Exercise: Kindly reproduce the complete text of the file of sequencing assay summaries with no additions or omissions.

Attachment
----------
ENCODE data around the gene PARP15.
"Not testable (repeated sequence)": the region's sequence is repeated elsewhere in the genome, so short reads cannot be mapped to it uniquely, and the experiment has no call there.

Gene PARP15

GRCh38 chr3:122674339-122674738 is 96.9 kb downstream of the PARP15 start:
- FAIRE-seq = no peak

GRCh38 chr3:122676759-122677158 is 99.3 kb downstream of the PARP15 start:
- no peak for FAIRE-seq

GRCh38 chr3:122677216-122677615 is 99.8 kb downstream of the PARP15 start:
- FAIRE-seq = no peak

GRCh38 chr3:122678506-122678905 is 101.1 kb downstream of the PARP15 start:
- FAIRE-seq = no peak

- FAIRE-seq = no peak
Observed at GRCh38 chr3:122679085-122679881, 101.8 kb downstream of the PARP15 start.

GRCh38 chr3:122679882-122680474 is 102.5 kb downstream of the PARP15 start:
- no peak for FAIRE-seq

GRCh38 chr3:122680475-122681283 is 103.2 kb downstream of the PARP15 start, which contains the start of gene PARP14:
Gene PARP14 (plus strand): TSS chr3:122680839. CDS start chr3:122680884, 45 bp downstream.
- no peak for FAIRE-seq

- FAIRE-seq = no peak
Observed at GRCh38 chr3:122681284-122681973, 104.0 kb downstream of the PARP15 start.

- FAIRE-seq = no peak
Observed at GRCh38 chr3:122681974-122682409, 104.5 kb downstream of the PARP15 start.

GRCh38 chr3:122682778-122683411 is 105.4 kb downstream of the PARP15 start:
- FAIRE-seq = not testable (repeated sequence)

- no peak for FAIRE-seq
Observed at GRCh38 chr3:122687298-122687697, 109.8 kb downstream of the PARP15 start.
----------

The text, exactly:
ENCODE data around the gene PARP15.
"Not testable (repeated sequence)": the region's sequence is repeated elsewhere in the genome, so short reads cannot be mapped to it uniquely, and the experiment has no call there.

Gene PARP15

GRCh38 chr3:122674339-122674738 is 96.9 kb downstream of the PARP15 start:
- FAIRE-seq = no peak

GRCh38 chr3:122676759-122677158 is 99.3 kb downstream of the PARP15 start:
- no peak for FAIRE-seq

GRCh38 chr3:122677216-122677615 is 99.8 kb downstream of the PARP15 start:
- FAIRE-seq = no peak

GRCh38 chr3:122678506-122678905 is 101.1 kb downstream of the PARP15 start:
- FAIRE-seq = no peak

- FAIRE-seq = no peak
Observed at GRCh38 chr3:122679085-122679881, 101.8 kb downstream of the PARP15 start.

GRCh38 chr3:122679882-122680474 is 102.5 kb downstream of the PARP15 start:
- no peak for FAIRE-seq

GRCh38 chr3:122680475-122681283 is 103.2 kb downstream of the PARP15 start, which contains the start of gene PARP14:
Gene PARP14 (plus strand): TSS chr3:122680839. CDS start chr3:122680884, 45 bp downstream.
- no peak for FAIRE-seq

- FAIRE-seq = no peak
Observed at GRCh38 chr3:122681284-122681973, 104.0 kb downstream of the PARP15 start.

- FAIRE-seq = no peak
Observed at GRCh38 chr3:122681974-122682409, 104.5 kb downstream of the PARP15 start.

GRCh38 chr3:122682778-122683411 is 105.4 kb downstream of the PARP15 start:
- FAIRE-seq = not testable (repeated sequence)

- no peak for FAIRE-seq
Observed at GRCh38 chr3:122687298-122687697, 109.8 kb downstream of the PARP15 start.